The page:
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Trying to Fix the Toronto Blue Jays

It May Be Time to Make a Change

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COMMENTARY |This wasn't how it was supposed to go.

The Toronto Blue Jays, full of preseason hope and excitement, have come crashing down hard before even getting a real chance to spread their wings. Their pitching has been atrocious from top to bottom, they can't hit the ball, and the injury bug has caught the Jays once again.

Entering May 1 they are near the bottom of the standings, had just earned their 10th victory of the season on April 30 with a 9-7 win over Boston (prior to that win, the Jays were one of five teams yet to hit the double-digit win total), and had a 1.1% chance of making the postseason according to Sports Club Stats. I guess when you're a snake-bitten franchise, it's hard to close that wound after it's been open for so long.

The problems have gotten so bad with the team that the dreaded players-only meeting had to be called. You know, the meetings that never actually seem to work, but if they do they are viewed as the turning point of a saved season? It was called for by 16-year veteran Mark DeRosa, and took place on Sunday, April 28 before the team's final game in its weekend series against the New York Yankees.

They had the meeting, and supposedly had renewed vigor to turn things around. However, the losing didn't stop. The team went out after the meeting and lost a 3-2 decision to New York for its eighth loss in its last ten games.

Sure, they won last night, but the team still has major issues that won't be fixed overnight. Heck, they may not be able to be fixed at all with the way this team is currently built. It begs the question, is it time to hit that panic button everyone seems to be afraid of reaching for.

The answer to that is simple: yes.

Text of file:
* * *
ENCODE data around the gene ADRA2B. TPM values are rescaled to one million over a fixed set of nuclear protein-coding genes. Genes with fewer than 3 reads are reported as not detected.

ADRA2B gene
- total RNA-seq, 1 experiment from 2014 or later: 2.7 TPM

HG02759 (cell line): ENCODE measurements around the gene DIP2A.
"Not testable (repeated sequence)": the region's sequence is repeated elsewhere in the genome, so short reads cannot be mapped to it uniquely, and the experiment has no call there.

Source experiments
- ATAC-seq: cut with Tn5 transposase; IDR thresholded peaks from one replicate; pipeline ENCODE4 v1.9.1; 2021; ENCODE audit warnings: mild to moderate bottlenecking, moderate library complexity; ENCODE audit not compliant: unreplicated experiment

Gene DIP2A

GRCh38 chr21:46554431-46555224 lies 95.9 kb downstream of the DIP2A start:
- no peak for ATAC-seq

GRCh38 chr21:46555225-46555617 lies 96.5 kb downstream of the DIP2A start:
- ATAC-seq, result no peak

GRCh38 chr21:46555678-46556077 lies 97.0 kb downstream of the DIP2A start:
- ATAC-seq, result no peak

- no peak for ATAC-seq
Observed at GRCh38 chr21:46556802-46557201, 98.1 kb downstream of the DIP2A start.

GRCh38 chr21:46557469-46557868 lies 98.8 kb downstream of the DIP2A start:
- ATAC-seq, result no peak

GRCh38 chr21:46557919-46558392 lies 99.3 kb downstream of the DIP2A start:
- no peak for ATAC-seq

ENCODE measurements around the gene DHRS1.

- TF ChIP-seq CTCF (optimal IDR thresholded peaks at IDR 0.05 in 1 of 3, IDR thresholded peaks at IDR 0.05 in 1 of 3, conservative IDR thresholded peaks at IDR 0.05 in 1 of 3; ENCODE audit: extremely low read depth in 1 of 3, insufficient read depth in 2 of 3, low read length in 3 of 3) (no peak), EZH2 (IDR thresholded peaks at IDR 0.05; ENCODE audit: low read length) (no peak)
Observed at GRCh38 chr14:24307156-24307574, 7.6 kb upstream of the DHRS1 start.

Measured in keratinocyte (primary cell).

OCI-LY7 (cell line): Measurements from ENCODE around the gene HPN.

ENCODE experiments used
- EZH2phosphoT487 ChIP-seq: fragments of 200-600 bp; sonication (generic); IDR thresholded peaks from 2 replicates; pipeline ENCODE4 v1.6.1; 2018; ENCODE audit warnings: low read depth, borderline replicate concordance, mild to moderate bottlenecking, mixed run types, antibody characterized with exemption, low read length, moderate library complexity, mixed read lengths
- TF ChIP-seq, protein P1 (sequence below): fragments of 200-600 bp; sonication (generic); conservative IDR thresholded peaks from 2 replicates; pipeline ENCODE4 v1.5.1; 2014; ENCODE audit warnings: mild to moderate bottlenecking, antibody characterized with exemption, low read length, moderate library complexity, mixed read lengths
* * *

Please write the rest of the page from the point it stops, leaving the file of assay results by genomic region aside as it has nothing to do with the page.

It needs to be accepted by upper-management that the team is neither gelling nor is it good enough to get the job done. The players aren't playing like a team, and the coaching staff, including manager John Gibbons, don't seem to have a way to fix it.

I mean, it's obvious. When a team's manager blatantly comes out and gives an answer of "I've got no answer" to a postgame question after the aforementioned 3-2 loss to New York, it's time that something needs to be done. But that doesn't neccesarily mean that the manager has to be the first one to go.

Usually the manager gets fired and is used as the scapegoat when a team struggles. In this case, maybe changing a couple of the faces, and giving players in the minor leagues a chance to showcase their talent may be the best route to take.

From day one, I believed that the R.A. Dickey deal was a terrible decision by the powers that be in Toronto. And so far, I've been proven right about my thoughts. Dickey is 2-4 in six games this season with a 4.50 ERA. Not the numbers of an ace pitcher by any stretch of the imagination, but he isn't the only big name pitcher on the staff struggling.

Former All-Star and NL Cy Young candidate Josh Johnson has looked nothing like the pitcher that he was while in Miami. He has a 6.86 ERA in four starts thus far this season. That's more than double his career ERA of 3.23.

With Ricky Romero working his way back into the Blue Jays lineup, it's time to dangle those two pitchers on the trade market and see what the team can acquire. Even if it's for just a handful of young prospects, it will show the team that players will be shipped out if they don't produce now.

Toronto's hitting as notably struggled this season, and it currently has the third lowest batting average, ahead of only Miami and Chicago (AL), in all of MLB with a .229. The team needs to get rid of underperformers and call up players from AAA Buffalo.

The Bisons have three of the top four batters - in terms of batting average - in Triple A. Jim Negrych (1st - .429), Moises Sierra (2nd - .389), and Luis Jimenez (4th - .373) all have batting averages higher than any player who has played in more than half of Toronto's games this season -- the highest Jay is Rajai Davis who is batting .279 in 19 games. It's time to give them a shot.

In regards to Negrych, I wrote an article three weeks ago about it being time for him to get a chance in Toronto. With things clearly not getting better for the Jays, the time is now for him to final be able to prove his worth. Then again, maybe going to Toronto will ruin a good thing for him. After all, he plays on a team in Buffalo that sits atop its division in the standings unlike the Jays.

There are ways to try and fix the quickly sinking ship that is the 2013 season. However, there isn't much more time to figure something out before it's too late.

It's now or never for the Jays, but will they pull the trigger.

Michael Straw is a sportswriter who lives in Buffalo, NY and has been covering baseball, primarily at the Triple-A level, for two years. He began covering the Blue Jays in the fall of 2012, and has been published in multiple Western New York publications.

For Blue Jays and other sports news, follow Michael on Twitter @MikeStrawQCS.

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